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Tempted by the Hurricane Energy share price? Here’s what you need to know

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There was good news for Hurricane Energy (LSE: HUR) shareholders on Thursday. The North Sea oil driller confirmed that the recently-completed Lincoln Crestal well had flowed commercial levels of oil under testing.

At the time of writing, the HUR share price was up by 8%, at 49p. Hurricane’s largest shareholder recently sold a quarter of its shares and the business is now valued at almost £1bn, despite having just 37.3m barrels of commercial oil reserves.

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In this article, I’ll explain the significance of today’s update and take a broader look at this business. Is this the right time to be buying?

We’ve got a gusher

The Lincoln Crestal well is the second of three wells being drilled by Hurricane this year in the Greater Warwick Area. Although the first well (‘Warwick Deep’) failed to produce commercial flow rates and was abandoned, Lincoln Crestal has been much more successful, flowing good quality light oil at stable rates of up to 9,800 barrels per day.

This well has now been suspended and will be used as a future production well. The company hopes to link the well back to its existing floating production platform in 2020, adding about 20m barrels to its commercial reserves. In turn, this should boost cash generation and provide data for a larger-scale development of the GWA.

It looks like a good result to me. How does this fit into the broader picture for investors?

A 2.4bn barrel company?

Hurricane’s main assets fall into two groups, the Greater Lancaster Area (GLA) and the Greater Warwick Area (GWA). Together, these are thought to contain about 2.4bn barrels of potentially recoverable oil and gas.

GLA is wholly owned by the firm. Early-stage production started from the Lancaster field in June, pumping about 14,400 barrels per day. The long-term plan is for a larger field development to begin in 2022, targeting GLA’s 1.7bn barrels of known oil and gas resources.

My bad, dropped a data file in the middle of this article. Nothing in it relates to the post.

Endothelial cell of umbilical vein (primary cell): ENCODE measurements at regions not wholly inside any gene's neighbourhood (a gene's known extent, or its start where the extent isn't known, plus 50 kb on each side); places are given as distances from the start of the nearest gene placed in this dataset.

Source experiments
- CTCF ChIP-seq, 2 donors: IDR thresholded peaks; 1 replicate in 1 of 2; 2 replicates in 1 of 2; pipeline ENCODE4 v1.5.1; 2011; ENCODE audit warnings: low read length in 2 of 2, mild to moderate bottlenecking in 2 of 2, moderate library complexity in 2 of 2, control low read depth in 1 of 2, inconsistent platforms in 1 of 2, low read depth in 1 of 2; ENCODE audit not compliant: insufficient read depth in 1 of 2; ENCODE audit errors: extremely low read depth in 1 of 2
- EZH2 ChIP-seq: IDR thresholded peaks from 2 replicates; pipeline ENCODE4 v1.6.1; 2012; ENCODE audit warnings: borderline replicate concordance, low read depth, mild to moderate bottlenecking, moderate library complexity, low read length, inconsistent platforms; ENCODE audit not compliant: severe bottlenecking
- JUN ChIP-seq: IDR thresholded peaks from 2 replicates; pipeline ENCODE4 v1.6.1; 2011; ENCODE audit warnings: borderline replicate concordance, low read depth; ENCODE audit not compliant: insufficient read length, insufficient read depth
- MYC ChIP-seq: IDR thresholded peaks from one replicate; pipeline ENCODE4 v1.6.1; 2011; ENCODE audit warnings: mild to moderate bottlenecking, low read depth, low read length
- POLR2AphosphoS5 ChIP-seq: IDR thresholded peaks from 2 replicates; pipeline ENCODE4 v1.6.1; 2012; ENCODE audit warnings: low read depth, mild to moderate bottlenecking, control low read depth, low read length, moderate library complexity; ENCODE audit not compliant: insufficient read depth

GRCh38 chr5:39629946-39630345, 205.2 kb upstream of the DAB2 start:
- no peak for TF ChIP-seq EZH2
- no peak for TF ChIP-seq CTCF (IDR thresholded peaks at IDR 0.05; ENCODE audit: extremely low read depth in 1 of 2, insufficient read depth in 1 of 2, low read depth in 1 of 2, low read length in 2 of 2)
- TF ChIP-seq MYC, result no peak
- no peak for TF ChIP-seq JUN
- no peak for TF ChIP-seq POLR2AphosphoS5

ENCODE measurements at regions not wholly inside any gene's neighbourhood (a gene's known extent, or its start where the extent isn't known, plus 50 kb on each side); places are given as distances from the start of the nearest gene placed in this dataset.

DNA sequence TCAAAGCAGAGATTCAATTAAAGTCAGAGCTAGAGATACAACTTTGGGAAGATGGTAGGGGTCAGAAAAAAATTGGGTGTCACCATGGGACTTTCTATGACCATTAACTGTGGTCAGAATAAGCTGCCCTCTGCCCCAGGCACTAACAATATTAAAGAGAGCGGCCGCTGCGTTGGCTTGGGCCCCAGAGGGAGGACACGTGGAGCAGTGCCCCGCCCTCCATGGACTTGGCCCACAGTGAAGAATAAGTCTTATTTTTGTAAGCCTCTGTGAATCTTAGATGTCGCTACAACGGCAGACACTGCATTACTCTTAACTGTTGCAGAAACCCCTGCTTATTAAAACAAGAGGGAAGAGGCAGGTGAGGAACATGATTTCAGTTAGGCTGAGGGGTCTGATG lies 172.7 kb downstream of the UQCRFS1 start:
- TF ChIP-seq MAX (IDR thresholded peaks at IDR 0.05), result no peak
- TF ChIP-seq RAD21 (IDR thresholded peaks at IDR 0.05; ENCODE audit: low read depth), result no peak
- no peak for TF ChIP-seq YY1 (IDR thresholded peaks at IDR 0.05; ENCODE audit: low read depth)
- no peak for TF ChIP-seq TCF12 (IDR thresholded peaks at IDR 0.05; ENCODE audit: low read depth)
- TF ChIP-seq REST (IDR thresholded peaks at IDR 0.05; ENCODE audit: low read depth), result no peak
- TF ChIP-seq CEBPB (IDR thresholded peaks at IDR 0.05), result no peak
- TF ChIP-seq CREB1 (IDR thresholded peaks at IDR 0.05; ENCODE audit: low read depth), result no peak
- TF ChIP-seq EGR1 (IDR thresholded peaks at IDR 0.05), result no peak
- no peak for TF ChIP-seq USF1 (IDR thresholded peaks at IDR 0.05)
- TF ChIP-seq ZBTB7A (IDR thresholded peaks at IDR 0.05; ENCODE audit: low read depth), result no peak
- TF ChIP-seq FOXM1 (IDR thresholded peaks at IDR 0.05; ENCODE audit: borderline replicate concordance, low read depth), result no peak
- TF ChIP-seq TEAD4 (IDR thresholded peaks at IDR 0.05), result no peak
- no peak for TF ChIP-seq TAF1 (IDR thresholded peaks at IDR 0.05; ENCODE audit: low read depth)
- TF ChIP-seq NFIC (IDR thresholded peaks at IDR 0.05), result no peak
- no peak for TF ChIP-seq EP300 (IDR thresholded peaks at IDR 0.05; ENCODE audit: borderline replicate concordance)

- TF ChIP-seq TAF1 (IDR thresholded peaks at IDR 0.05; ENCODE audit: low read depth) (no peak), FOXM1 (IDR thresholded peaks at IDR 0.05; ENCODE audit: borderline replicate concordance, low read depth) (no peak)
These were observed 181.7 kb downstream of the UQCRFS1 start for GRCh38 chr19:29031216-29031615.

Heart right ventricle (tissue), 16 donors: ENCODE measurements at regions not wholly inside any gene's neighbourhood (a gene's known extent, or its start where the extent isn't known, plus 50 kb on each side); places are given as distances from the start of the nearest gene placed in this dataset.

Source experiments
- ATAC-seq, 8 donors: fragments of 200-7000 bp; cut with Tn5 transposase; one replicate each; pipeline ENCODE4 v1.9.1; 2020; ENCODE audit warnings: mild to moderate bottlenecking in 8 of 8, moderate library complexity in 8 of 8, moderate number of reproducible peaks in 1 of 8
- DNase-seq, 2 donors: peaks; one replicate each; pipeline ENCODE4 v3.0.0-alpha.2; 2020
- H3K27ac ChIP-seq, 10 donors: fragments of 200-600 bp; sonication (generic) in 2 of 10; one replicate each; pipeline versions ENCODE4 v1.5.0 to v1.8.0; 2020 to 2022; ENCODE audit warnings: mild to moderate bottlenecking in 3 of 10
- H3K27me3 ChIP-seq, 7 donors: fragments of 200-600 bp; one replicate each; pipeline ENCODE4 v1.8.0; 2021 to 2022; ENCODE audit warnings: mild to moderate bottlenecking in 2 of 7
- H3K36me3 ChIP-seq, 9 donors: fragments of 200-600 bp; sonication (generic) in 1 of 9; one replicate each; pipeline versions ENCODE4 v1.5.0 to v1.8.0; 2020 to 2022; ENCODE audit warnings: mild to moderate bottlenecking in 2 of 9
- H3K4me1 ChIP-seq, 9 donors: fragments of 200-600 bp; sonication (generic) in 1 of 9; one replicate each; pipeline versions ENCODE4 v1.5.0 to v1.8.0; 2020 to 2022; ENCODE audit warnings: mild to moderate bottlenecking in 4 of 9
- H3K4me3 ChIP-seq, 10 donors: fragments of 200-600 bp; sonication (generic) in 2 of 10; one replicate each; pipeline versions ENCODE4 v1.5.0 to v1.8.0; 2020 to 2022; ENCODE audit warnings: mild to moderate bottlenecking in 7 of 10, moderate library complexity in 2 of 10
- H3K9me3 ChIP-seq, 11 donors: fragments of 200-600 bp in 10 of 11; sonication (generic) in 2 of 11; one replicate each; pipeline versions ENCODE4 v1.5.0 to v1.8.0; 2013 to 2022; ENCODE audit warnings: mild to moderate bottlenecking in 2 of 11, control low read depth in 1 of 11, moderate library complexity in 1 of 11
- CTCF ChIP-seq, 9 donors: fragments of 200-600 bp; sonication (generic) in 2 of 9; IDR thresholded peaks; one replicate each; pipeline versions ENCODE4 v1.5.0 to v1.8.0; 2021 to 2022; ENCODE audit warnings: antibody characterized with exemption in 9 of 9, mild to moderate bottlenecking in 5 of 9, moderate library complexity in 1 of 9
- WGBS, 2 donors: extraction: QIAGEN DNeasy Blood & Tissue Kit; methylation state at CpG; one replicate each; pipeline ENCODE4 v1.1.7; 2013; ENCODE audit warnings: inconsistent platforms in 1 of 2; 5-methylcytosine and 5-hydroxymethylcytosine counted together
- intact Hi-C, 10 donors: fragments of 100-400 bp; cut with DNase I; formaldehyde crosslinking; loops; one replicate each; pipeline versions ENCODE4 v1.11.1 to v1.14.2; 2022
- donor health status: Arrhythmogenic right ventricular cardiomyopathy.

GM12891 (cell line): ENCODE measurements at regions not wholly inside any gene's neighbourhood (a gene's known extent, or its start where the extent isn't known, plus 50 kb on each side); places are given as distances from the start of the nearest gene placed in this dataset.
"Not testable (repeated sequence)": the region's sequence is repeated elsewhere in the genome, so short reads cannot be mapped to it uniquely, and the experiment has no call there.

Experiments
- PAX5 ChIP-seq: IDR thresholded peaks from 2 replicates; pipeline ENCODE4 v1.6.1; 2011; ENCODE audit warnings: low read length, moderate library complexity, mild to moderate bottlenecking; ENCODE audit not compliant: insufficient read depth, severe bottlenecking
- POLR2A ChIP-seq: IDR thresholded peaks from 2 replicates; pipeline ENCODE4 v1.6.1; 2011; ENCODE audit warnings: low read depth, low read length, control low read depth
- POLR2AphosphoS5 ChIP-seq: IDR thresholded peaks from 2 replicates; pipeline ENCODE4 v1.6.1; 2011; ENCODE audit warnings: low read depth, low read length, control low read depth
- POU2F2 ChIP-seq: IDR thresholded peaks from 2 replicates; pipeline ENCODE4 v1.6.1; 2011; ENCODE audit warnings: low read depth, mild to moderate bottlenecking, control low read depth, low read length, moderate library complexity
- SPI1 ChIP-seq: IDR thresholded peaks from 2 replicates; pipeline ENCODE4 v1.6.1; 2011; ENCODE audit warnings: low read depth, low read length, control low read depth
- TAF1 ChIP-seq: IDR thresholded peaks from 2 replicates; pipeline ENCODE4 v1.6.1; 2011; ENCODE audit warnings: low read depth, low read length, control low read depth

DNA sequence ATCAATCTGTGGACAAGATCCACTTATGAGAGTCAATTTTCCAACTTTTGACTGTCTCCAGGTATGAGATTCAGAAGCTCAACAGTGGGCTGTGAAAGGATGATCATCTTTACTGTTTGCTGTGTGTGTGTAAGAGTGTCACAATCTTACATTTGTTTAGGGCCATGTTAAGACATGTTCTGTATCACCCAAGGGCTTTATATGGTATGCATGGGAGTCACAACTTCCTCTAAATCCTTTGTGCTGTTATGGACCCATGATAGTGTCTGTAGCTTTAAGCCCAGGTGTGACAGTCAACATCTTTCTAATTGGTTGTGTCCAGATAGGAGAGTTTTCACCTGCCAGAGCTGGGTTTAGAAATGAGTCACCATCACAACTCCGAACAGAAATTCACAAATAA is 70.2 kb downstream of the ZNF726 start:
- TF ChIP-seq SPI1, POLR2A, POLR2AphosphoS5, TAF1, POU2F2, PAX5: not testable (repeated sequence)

GWA is operated by Hurricane but is 50%-owned by Spirit Energy, whose majority shareholder is FTSE 100 utility group Centrica. In return for its stake in the GWA, Spirit has agreed to fund up to $387m of work, including this year’s three-well drilling programme.

If appraisal drilling in 2019 and 2020 is successful, Spirit and Hurricane hope to carry out a large-scale development of the GWA. This would aim to convert about 500m barrels of resources into commercial reserves from 2021 onwards.

By 2025, Hurricane boss Dr Robert Trice is hoping to have built a business with more than 700m barrels of reserves and production of more than 100,000 barrels per day.

Is this for real?

Hurricane’s ambitions are large. But the evidence so far suggests to me that the firm’s North Sea assets have the scale and quality needed to become major producers. The company has proved technically able and has delivered consistent results and guidance for the market.

Of course, the situation isn’t without risk. We only have a few weeks’ production data from Lancaster so far, and mixed results from the GWA drilling programme.

I also note that the firm’s largest shareholder, Kerogen Capital, recently cut its holding from 21.9% to 16%, selling about £55m of stock. Is Kerogen simply rebalancing its portfolio, or turning cautious?

We don’t know. But on balance, I think Hurricane remains one of the best buys in this sector for investors targeting long-term capital gains.

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Roland Head owns shares of Centrica. The Motley Fool UK has no position in any of the shares mentioned. Views expressed on the companies mentioned in this article are those of the writer and therefore may differ from the official recommendations we make in our subscription services such as Share Advisor, Hidden Winners and Pro. Here at The Motley Fool we believe that considering a diverse range of insights makes us better investors.

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